Ole Miss Football continues to battle COVID-19, follow contact tracing protocols that deem players ineligible for 14 days
OXFORD, Miss. — COVID-19 continues to be one of the fiercest opponents the Ole Miss football team faces this season as more players will be affected Saturday when the Rebels play Auburn.
In Monday’s Zoom press conference, head coach Lane Kiffin was asked if there had been any additional positive cases since last week’s that caused two defensive starters, Jakorey Hawkins and Tariqious Tisdale, to miss the game against Arkansas.
“We’ve got some more in the last three days. It’s become very challenging,” Kiffin said. “This is not easy. Especially when for whatever the reason is, it continues to hit us on defense.”
While Coach Kiffin certainly understands players testing positive must sit out, what frustrates him is the contact tracing rules dictating that those who have been in close contact with one who is positive — even if they, themselves, are negative — are forced to sit out because of that close contact.
Remember just last week when Alabama head coach Nick Saban tested positive at the beginning of the week, but after three consecutive negative tests was able to coach on the sidelines in the game against Georgia? Hold that thought.
If you have an initial negative test, but have been in close contact with someone who is positive, you are not afforded the three negative tests in one week that Saban was given and allowed to participate.
“I still don’t understand how if I get it and Adam is around me, I’m out for 10 days but Adam is out for 14 and can’t test out of it,” Kiffin explained.
“That’s what is really difficult, losing close contacts for 14 days that continue to test negative.”
Ole Miss head coach Lane Kiffin
Different schools, different rules
Back to Saban…..The Tide head coach was able to be on the sidelines for the UGA game because of the three consecutive tests that paved the way for his return.
And this is where it gets a little strange…those rules concerning the three negative tests apply only for coaches and players who initially test positive — and have nothing to do with those who are deemed ineligible due to contact tracing.
What this ultimately means is Ole Miss players who have not tested positive for COVID-19, but who have been contact traced to someone who is positive, are not able to “test out” of the restrictions, as Nick Saban did.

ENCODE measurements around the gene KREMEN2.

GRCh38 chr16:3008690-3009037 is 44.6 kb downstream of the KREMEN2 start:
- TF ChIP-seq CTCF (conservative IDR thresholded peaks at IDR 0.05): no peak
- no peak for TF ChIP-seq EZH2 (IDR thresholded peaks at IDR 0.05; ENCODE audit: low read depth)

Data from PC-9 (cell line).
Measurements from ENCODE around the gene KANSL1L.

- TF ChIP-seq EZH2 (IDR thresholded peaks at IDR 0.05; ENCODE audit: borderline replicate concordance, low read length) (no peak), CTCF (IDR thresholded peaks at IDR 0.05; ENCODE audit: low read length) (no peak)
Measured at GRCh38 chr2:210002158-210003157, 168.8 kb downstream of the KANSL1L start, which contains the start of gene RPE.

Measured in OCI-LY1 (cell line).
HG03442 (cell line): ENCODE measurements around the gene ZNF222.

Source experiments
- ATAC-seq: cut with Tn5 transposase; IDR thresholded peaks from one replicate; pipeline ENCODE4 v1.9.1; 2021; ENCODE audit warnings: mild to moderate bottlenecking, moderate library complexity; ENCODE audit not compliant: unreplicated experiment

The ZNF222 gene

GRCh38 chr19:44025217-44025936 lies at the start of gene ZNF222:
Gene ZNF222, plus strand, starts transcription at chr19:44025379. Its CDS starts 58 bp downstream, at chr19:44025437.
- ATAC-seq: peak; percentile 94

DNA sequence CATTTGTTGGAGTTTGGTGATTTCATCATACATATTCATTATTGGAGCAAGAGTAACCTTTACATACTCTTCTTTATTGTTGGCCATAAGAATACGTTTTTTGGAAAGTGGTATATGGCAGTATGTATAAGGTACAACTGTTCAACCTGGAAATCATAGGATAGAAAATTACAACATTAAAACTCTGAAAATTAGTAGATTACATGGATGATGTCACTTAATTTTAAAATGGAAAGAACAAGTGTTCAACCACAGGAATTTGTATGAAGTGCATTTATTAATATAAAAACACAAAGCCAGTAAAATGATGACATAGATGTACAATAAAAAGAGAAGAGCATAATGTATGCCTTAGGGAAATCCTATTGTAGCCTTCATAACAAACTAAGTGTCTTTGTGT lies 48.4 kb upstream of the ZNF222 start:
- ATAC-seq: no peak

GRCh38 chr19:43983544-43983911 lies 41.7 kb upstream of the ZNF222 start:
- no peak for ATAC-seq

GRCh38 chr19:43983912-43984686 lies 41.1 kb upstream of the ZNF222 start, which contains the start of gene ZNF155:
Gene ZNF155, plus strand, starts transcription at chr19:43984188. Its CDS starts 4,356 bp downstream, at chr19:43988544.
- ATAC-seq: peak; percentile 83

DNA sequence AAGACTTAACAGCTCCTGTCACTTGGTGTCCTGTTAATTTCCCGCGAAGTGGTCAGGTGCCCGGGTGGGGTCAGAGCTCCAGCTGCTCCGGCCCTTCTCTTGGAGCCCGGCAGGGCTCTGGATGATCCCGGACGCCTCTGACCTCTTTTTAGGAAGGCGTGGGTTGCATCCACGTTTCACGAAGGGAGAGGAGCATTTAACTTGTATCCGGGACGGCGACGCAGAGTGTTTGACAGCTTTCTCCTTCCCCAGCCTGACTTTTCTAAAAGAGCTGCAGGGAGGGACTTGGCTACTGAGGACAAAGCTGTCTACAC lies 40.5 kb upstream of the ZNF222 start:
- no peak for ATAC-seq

“That, to me, is the part that’s really frustrating,” Kiffin said.
“Schools have different rules of saying, ‘Oh, I think you were around that guy’ or ‘No, you weren’t.’ I think in some cases School A is going to play a guy where in the exact same situation, School B doesn’t. And that’s really frustrating.”
Ole Miss linebacker MoMo Sanogo indicated Monday that more of the problems with COVID-19 on the defense are actually related to the contact tracing, as opposed to actual positive cases.
Sanogo was asked what could be done to reduce those numbers. “If you’re in your house with your roommates and you’re in the common area, encourage them to wear their mask there, too,” he said. “That’s how the close contact happened. It’s making sure the the guys are conscious that even if you’re with the team, someone on the team can give it to you. You can get it that way, too.”
MoMo Sanogo on increased COVID numbers on defensive side of ball: "I think people just got comfortable, comfortable that we hadn't had any positive tests, maybe out and about a little more. I stay in the house anyways. This should be a reminder to everybody."
— The Rebel Walk (@TheRebelWalk) October 19, 2020
MoMo feels the prior weeks of no COVID positives sort of led to a more relaxed attitude about it and he urges his teammates to stay vigilant.
COVID-19 is a tough opponent — one the Rebels are learning they must stay focused on in order to defeat.
Evelyn has covered sports for over two decades, beginning her journalism career as a sports writer for a newspaper in Austin, Texas. She attended Texas A&M and majored in English. Evelyn’s love for Ole Miss began when her daughter Katie attended the university on a volleyball scholarship. Evelyn created the Rebel Walk in 2013 and has served as publisher and managing editor since its inception.